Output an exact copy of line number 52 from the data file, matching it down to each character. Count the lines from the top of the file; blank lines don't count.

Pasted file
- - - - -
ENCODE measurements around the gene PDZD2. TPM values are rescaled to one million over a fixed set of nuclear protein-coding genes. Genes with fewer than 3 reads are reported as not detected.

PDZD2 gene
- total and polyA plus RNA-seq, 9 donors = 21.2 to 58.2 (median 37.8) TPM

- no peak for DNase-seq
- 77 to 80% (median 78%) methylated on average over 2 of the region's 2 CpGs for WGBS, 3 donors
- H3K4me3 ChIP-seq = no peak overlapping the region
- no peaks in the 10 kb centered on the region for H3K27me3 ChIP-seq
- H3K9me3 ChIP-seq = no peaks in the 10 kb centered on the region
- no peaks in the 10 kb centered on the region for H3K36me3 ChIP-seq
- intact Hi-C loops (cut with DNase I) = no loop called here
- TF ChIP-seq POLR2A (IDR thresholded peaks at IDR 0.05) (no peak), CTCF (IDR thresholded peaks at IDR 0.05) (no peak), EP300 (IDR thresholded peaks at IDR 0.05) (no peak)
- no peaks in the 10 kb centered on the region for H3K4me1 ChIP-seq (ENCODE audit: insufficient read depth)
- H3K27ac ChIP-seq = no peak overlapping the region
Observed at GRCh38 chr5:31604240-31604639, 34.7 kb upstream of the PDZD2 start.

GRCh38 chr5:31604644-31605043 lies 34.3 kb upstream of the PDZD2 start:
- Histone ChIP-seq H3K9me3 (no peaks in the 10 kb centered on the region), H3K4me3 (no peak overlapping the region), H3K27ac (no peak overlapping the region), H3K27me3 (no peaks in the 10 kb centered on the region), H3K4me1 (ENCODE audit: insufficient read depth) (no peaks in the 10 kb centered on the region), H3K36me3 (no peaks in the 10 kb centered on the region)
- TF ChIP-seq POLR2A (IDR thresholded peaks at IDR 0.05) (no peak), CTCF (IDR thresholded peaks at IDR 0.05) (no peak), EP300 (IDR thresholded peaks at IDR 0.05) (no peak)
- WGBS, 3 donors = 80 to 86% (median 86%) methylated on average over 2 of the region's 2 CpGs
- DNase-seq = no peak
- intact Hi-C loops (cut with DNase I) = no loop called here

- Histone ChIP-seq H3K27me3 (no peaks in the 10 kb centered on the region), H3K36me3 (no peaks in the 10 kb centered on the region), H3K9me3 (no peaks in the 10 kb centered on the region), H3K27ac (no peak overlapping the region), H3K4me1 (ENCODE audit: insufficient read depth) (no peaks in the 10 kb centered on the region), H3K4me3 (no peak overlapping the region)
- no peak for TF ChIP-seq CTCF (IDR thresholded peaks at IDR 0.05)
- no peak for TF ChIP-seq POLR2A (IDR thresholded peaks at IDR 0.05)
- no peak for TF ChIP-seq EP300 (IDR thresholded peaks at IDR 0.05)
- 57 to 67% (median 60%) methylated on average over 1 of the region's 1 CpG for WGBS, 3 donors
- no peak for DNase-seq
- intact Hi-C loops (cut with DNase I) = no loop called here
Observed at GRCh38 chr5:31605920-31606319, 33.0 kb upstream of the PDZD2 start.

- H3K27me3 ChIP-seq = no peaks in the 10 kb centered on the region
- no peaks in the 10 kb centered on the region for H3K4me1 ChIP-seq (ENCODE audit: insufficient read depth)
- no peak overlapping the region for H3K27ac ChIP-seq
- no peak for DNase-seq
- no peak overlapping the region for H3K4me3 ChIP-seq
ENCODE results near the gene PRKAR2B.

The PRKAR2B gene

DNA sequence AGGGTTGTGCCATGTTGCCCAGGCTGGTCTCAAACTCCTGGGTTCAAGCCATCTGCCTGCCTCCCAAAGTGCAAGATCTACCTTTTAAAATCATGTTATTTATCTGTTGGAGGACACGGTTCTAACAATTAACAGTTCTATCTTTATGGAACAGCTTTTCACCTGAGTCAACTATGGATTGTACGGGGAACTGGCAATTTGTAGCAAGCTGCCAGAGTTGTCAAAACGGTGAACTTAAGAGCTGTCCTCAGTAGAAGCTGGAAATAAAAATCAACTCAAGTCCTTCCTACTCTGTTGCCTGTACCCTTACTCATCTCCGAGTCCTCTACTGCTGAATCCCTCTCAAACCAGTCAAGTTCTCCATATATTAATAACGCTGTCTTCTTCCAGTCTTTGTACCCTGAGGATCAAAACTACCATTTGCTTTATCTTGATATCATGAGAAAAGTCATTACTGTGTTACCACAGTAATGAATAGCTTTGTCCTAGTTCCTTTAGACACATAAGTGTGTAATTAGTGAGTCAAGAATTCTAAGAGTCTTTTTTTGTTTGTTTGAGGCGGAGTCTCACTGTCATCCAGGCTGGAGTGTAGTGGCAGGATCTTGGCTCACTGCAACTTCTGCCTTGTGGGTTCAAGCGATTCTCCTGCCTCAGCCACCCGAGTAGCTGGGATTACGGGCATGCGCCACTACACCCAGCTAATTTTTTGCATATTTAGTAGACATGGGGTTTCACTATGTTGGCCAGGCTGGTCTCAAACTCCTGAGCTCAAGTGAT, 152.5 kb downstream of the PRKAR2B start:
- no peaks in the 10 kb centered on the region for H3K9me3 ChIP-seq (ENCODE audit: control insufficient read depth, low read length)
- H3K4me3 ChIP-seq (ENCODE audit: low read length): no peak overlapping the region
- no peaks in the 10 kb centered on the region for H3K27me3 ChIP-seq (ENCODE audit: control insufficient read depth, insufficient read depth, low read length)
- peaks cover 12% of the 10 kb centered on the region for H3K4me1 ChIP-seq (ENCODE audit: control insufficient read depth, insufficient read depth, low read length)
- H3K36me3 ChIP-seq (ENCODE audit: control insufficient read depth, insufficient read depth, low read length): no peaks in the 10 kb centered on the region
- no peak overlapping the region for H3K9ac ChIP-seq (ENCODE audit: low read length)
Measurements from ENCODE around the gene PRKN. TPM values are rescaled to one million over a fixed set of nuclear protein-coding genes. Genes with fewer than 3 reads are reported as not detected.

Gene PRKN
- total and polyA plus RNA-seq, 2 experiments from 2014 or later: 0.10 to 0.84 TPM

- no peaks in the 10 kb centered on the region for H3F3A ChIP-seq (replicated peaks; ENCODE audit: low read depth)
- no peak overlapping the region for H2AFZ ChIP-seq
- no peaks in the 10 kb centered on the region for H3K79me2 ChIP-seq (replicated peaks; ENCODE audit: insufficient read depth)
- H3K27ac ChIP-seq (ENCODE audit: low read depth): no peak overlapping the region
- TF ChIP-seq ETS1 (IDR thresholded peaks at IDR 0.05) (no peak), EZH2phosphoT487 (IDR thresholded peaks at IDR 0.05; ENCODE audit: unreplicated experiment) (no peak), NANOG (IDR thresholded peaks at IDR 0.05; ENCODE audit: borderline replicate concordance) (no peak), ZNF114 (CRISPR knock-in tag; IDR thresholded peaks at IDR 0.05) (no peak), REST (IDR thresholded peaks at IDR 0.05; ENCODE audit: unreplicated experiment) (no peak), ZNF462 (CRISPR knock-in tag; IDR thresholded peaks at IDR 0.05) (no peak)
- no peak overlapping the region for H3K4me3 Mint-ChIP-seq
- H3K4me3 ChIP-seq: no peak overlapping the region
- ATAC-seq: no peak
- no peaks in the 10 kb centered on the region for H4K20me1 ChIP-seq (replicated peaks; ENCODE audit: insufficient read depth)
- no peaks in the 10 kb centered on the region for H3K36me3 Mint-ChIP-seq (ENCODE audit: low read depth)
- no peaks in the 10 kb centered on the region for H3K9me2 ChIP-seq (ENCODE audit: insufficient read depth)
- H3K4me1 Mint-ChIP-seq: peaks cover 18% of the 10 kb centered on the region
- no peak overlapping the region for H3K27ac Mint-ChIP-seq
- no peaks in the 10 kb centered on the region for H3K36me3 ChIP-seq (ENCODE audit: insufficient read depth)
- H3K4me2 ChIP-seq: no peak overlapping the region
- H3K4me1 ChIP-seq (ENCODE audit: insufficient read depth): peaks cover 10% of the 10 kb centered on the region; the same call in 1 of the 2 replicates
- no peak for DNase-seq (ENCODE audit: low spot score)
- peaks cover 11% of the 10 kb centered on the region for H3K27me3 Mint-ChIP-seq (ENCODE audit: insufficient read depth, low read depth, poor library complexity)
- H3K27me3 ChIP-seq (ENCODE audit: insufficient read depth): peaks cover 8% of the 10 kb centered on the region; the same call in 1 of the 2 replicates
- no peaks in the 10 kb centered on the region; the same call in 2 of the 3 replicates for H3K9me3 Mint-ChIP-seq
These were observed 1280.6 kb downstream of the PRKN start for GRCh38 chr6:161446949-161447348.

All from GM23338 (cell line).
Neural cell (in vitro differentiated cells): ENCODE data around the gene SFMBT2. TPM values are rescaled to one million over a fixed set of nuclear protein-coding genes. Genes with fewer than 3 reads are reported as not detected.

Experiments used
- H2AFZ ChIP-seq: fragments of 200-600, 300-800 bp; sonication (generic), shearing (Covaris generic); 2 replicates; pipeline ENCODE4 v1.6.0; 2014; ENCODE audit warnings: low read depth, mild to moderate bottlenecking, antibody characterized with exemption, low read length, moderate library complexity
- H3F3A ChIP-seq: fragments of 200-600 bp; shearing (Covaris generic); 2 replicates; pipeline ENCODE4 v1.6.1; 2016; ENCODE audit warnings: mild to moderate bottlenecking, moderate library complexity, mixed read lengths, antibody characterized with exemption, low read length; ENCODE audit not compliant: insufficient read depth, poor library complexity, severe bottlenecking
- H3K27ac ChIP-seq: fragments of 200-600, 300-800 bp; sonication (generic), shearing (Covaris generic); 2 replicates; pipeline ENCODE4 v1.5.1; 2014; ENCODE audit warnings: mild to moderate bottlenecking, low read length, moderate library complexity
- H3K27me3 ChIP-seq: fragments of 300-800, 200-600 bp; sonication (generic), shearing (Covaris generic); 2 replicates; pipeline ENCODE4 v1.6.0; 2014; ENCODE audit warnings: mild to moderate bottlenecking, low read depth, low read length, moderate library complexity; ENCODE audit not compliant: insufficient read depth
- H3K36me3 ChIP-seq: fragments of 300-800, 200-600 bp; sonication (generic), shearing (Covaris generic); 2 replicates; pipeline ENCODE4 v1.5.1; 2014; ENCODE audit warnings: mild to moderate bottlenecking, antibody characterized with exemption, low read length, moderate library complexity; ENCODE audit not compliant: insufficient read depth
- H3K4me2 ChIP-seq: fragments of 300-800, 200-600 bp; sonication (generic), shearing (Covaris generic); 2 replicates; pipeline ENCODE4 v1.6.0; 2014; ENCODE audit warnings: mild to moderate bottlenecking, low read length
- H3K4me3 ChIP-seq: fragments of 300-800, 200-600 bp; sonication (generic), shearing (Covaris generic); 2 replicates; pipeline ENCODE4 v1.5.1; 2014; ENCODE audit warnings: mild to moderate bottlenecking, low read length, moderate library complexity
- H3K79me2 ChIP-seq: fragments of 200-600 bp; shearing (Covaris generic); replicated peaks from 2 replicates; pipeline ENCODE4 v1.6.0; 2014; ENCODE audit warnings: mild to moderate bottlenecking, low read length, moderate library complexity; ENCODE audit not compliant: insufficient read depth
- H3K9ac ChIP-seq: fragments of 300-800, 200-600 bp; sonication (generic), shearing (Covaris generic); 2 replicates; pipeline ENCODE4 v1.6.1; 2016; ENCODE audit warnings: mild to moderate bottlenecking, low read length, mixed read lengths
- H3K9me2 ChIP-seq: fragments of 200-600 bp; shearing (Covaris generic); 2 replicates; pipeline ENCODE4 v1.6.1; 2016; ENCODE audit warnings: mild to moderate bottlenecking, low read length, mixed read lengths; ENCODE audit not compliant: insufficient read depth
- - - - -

- H3K4me3 ChIP-seq: no peak overlapping the region